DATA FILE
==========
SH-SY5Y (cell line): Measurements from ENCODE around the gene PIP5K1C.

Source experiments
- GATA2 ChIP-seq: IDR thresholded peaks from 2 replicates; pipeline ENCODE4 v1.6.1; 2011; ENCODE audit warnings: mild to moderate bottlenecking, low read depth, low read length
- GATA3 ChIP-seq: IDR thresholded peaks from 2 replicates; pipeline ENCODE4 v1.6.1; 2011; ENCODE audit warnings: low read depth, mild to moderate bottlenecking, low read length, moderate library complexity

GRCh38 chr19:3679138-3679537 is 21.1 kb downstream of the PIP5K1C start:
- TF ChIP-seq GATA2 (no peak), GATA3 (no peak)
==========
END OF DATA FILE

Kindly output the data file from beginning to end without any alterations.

SH-SY5Y (cell line): Measurements from ENCODE around the gene PIP5K1C.

Source experiments
- GATA2 ChIP-seq: IDR thresholded peaks from 2 replicates; pipeline ENCODE4 v1.6.1; 2011; ENCODE audit warnings: mild to moderate bottlenecking, low read depth, low read length
- GATA3 ChIP-seq: IDR thresholded peaks from 2 replicates; pipeline ENCODE4 v1.6.1; 2011; ENCODE audit warnings: low read depth, mild to moderate bottlenecking, low read length, moderate library complexity

GRCh38 chr19:3679138-3679537 is 21.1 kb downstream of the PIP5K1C start:
- TF ChIP-seq GATA2 (no peak), GATA3 (no peak)